Most of the nitrogen (N) and carbon (C) contained in crop stubbles is lost when they are burnt. Around 100 kg/ha of urea could be needed to replace the N lost from burning stubble from a high yielding wheat paddock. Substantial amounts of stubble sulfur (S), phosphorous (P) and potassium (K) are also lost.
The nutrients are lost via smoke, airborne ash, and later via losses of windblown and waterborne ash. How much nutrient is lost depends on the stubble load and extend of ash movement. The significance of the loss depends on the paddock’s nutrient status.
Some nutrients from retained stubbles can also be lost, especially P and K when there is rainfall. However, these losses will be smaller than losses from burning stubbles without significant rainfall. Nutrients washed from retained stubble will be in the topsoil.These nutrients may later become available to the next crop.
How much is lost?
Nutrient loss increases with higher stubble loads and hotter burn temperature. Higher yielding crops produce more stubble. This formula can estimate the stubble load:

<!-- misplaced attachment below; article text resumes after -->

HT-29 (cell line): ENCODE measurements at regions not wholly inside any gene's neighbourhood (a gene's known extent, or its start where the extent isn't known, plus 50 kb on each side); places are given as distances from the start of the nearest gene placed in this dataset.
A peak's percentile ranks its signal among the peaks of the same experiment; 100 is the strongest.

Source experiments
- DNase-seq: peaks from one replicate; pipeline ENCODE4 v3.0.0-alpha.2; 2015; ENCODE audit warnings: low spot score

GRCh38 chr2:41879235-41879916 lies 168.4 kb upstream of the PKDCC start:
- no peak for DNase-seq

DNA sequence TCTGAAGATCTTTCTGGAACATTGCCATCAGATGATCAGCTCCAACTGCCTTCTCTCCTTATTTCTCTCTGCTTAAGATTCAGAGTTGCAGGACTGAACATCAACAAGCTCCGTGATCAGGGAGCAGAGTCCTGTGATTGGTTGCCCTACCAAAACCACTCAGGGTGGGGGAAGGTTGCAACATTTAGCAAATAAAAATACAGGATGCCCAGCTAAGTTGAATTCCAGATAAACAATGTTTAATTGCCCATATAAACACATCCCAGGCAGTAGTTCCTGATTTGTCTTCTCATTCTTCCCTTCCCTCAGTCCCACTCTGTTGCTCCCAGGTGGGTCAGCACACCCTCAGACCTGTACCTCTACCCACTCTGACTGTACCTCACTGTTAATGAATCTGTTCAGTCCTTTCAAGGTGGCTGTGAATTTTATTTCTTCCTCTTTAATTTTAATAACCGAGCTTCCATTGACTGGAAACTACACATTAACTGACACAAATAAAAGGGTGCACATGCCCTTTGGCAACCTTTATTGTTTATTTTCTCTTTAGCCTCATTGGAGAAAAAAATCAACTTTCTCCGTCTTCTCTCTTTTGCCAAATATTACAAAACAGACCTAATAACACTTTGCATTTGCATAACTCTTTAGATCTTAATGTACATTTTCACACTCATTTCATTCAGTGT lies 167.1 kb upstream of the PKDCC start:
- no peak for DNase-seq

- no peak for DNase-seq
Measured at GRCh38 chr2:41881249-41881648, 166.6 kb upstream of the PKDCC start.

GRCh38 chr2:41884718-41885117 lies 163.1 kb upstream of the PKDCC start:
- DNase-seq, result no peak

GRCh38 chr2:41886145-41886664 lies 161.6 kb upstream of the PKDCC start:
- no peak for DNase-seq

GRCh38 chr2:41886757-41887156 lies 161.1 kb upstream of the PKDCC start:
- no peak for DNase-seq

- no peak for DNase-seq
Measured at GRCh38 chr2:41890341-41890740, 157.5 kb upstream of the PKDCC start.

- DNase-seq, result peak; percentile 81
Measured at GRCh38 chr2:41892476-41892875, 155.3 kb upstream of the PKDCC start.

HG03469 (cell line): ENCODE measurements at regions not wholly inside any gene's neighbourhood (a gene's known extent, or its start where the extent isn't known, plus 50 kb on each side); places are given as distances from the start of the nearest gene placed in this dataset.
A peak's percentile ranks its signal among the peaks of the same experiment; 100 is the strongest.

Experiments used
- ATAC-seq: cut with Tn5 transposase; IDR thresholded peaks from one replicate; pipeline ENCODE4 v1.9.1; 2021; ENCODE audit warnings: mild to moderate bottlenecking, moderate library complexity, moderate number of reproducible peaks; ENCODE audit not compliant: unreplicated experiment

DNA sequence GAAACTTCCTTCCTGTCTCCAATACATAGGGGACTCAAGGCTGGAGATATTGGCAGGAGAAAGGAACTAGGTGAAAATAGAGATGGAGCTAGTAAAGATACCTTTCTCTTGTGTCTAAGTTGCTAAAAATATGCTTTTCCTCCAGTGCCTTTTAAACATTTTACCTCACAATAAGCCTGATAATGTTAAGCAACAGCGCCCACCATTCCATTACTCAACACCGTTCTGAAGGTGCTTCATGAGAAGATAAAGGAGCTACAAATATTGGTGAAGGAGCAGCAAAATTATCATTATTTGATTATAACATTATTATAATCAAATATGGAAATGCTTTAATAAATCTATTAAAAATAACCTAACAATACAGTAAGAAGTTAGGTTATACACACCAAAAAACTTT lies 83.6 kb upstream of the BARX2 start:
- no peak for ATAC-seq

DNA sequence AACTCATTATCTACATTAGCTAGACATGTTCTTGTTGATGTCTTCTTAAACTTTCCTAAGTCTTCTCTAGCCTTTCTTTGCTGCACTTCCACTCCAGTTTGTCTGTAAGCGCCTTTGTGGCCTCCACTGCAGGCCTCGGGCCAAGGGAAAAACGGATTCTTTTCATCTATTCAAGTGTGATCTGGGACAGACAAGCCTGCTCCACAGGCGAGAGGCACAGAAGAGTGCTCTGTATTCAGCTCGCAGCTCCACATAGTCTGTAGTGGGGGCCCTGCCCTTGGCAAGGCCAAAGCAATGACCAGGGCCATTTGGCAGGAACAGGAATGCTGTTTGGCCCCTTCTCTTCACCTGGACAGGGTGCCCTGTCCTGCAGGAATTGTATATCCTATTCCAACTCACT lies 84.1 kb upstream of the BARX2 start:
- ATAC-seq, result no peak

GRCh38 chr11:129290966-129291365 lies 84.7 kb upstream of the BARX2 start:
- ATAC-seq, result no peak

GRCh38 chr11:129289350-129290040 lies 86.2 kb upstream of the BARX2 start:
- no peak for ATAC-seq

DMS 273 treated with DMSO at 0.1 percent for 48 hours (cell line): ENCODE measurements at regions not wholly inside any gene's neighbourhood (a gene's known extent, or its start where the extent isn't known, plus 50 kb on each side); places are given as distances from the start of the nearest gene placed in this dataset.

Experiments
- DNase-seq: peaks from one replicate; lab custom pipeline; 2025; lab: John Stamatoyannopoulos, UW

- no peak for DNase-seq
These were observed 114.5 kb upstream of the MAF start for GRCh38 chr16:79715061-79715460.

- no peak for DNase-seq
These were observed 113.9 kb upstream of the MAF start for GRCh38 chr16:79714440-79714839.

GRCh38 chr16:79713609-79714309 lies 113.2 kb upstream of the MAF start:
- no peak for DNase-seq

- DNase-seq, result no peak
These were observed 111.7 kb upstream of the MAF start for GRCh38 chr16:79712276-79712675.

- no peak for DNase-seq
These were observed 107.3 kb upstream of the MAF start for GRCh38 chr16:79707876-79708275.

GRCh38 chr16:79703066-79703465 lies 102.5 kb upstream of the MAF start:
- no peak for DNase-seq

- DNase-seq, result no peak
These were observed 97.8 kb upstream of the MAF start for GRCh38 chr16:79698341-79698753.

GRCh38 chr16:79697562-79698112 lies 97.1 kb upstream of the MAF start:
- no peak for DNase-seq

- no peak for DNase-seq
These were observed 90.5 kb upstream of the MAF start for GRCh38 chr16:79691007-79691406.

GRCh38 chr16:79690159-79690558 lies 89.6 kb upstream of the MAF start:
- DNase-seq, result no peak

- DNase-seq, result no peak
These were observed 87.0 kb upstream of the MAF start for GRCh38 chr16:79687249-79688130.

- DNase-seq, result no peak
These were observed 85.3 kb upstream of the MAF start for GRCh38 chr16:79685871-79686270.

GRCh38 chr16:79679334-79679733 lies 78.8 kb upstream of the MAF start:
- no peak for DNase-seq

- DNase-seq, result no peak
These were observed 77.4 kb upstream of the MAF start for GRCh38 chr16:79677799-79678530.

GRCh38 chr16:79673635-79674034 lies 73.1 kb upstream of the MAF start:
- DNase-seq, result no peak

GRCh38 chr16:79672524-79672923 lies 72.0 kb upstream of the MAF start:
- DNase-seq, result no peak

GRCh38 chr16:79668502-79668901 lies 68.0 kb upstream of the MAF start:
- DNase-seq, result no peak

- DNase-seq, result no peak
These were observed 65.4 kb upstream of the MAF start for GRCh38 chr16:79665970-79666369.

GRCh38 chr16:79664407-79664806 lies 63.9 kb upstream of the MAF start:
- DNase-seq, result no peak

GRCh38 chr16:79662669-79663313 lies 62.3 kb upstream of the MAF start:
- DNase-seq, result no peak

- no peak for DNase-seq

Amount of stubble (t/ha) = grain yield (t/ha) / harvest index
The harvest index value is around 0.4 to 0.5, depending on the season. Reference values for the crop can give a general indication nutrient concentrations in stubbles. The best way to estimate nutrient concentrations is to tissue test the specific stubble. Cut and collect stubble from several small areas that reflect majority paddock conditions.
Table 1: Nutrients lost from burning a 5 t/ha wheat crop stubble. Source: Managing stubble (GRDC publication)
What happens to nutrient availability?
Burning converts most nutrients into more available forms. Nutrients remaining in ash are around 80% available to crops grown in the next season. Despite nutrient losses, burning stubble may lead to an increase in immediate nutrient availability to emerging crops. Burning prevents the tie-up of soil N in the decomposition of retained stubble.
The carbon in crop stubble provides a food resource for soil micro-organisms. Ash carbon is relatively inert, what carbon remains after burning bypasses the labile carbon pool.
Bad or good?
Repeated stubble burning can run down soil fertility. Occasional burning can have management benefits, but the nutrient loss should be factored into nutrient budgets.